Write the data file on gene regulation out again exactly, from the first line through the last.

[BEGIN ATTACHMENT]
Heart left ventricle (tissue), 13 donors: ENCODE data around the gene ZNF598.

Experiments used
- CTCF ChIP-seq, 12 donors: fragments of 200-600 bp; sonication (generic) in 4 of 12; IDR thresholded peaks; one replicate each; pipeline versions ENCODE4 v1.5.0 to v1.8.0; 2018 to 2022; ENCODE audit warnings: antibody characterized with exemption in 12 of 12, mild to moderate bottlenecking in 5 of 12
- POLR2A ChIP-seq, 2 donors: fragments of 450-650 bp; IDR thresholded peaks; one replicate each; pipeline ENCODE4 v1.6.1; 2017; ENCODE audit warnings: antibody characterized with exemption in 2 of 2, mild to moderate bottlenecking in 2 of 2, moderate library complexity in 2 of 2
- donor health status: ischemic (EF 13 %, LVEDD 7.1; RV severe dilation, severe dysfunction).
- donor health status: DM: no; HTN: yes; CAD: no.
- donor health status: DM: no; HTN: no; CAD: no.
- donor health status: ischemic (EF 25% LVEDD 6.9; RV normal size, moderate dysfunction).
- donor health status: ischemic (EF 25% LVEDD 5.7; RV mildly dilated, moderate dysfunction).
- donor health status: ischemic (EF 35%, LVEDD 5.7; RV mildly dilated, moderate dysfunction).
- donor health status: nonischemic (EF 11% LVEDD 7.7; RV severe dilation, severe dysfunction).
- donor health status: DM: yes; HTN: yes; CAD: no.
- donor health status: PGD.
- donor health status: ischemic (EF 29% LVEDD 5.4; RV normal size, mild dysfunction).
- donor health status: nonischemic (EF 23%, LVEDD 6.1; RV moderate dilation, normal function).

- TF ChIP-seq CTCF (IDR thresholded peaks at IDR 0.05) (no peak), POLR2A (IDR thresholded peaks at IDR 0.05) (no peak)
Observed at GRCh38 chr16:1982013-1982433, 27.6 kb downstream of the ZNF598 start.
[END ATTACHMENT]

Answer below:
Heart left ventricle (tissue), 13 donors: ENCODE data around the gene ZNF598.

Experiments used
- CTCF ChIP-seq, 12 donors: fragments of 200-600 bp; sonication (generic) in 4 of 12; IDR thresholded peaks; one replicate each; pipeline versions ENCODE4 v1.5.0 to v1.8.0; 2018 to 2022; ENCODE audit warnings: antibody characterized with exemption in 12 of 12, mild to moderate bottlenecking in 5 of 12
- POLR2A ChIP-seq, 2 donors: fragments of 450-650 bp; IDR thresholded peaks; one replicate each; pipeline ENCODE4 v1.6.1; 2017; ENCODE audit warnings: antibody characterized with exemption in 2 of 2, mild to moderate bottlenecking in 2 of 2, moderate library complexity in 2 of 2
- donor health status: ischemic (EF 13 %, LVEDD 7.1; RV severe dilation, severe dysfunction).
- donor health status: DM: no; HTN: yes; CAD: no.
- donor health status: DM: no; HTN: no; CAD: no.
- donor health status: ischemic (EF 25% LVEDD 6.9; RV normal size, moderate dysfunction).
- donor health status: ischemic (EF 25% LVEDD 5.7; RV mildly dilated, moderate dysfunction).
- donor health status: ischemic (EF 35%, LVEDD 5.7; RV mildly dilated, moderate dysfunction).
- donor health status: nonischemic (EF 11% LVEDD 7.7; RV severe dilation, severe dysfunction).
- donor health status: DM: yes; HTN: yes; CAD: no.
- donor health status: PGD.
- donor health status: ischemic (EF 29% LVEDD 5.4; RV normal size, mild dysfunction).
- donor health status: nonischemic (EF 23%, LVEDD 6.1; RV moderate dilation, normal function).

- TF ChIP-seq CTCF (IDR thresholded peaks at IDR 0.05) (no peak), POLR2A (IDR thresholded peaks at IDR 0.05) (no peak)
Observed at GRCh38 chr16:1982013-1982433, 27.6 kb downstream of the ZNF598 start.